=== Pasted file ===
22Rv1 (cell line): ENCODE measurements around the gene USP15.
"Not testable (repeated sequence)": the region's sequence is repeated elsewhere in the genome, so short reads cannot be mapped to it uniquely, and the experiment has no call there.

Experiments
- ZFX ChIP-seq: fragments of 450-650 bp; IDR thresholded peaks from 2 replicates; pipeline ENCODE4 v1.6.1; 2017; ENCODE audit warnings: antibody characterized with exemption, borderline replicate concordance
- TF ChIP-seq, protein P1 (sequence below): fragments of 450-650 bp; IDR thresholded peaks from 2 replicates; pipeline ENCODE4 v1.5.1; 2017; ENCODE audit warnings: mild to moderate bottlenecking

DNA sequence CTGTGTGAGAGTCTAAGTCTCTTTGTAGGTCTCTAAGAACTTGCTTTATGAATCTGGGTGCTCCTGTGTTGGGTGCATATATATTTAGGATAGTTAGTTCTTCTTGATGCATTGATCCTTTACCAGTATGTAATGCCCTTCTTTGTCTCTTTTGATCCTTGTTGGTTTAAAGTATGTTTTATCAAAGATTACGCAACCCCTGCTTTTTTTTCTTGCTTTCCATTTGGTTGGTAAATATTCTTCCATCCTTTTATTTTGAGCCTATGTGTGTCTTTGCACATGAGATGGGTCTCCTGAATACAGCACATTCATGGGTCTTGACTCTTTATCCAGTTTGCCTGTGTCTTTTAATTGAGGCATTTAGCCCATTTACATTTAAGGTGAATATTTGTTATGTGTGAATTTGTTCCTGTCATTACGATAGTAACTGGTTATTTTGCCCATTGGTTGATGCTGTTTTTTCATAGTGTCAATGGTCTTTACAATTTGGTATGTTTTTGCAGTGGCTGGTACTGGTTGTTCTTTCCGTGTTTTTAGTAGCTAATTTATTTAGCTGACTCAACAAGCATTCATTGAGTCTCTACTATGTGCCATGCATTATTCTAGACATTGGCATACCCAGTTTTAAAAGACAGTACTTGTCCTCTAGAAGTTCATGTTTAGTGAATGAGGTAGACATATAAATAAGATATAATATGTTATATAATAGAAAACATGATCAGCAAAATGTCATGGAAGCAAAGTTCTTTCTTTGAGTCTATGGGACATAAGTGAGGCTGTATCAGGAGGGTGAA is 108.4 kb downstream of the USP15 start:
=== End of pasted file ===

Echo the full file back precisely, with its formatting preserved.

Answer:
22Rv1 (cell line): ENCODE measurements around the gene USP15.
"Not testable (repeated sequence)": the region's sequence is repeated elsewhere in the genome, so short reads cannot be mapped to it uniquely, and the experiment has no call there.

Experiments
- ZFX ChIP-seq: fragments of 450-650 bp; IDR thresholded peaks from 2 replicates; pipeline ENCODE4 v1.6.1; 2017; ENCODE audit warnings: antibody characterized with exemption, borderline replicate concordance
- TF ChIP-seq, protein P1 (sequence below): fragments of 450-650 bp; IDR thresholded peaks from 2 replicates; pipeline ENCODE4 v1.5.1; 2017; ENCODE audit warnings: mild to moderate bottlenecking

DNA sequence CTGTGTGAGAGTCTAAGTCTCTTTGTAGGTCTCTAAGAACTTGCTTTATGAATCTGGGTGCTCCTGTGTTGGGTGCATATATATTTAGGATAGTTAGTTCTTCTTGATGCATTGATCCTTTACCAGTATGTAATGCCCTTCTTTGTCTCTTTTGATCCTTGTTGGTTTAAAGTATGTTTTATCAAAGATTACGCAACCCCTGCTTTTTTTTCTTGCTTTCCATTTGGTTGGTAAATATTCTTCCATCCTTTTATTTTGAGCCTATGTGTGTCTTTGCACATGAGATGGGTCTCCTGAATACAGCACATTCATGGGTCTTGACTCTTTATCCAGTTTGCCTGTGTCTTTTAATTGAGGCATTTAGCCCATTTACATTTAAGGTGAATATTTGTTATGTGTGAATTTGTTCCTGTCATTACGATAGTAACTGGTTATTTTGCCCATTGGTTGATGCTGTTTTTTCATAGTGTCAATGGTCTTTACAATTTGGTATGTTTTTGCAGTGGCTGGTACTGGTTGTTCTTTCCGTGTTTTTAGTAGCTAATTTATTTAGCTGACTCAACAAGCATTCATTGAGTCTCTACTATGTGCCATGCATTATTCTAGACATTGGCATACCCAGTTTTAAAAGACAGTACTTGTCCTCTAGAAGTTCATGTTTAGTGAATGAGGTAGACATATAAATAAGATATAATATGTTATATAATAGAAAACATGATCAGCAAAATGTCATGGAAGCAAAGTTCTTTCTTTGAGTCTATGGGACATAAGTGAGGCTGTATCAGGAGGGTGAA is 108.4 kb downstream of the USP15 start: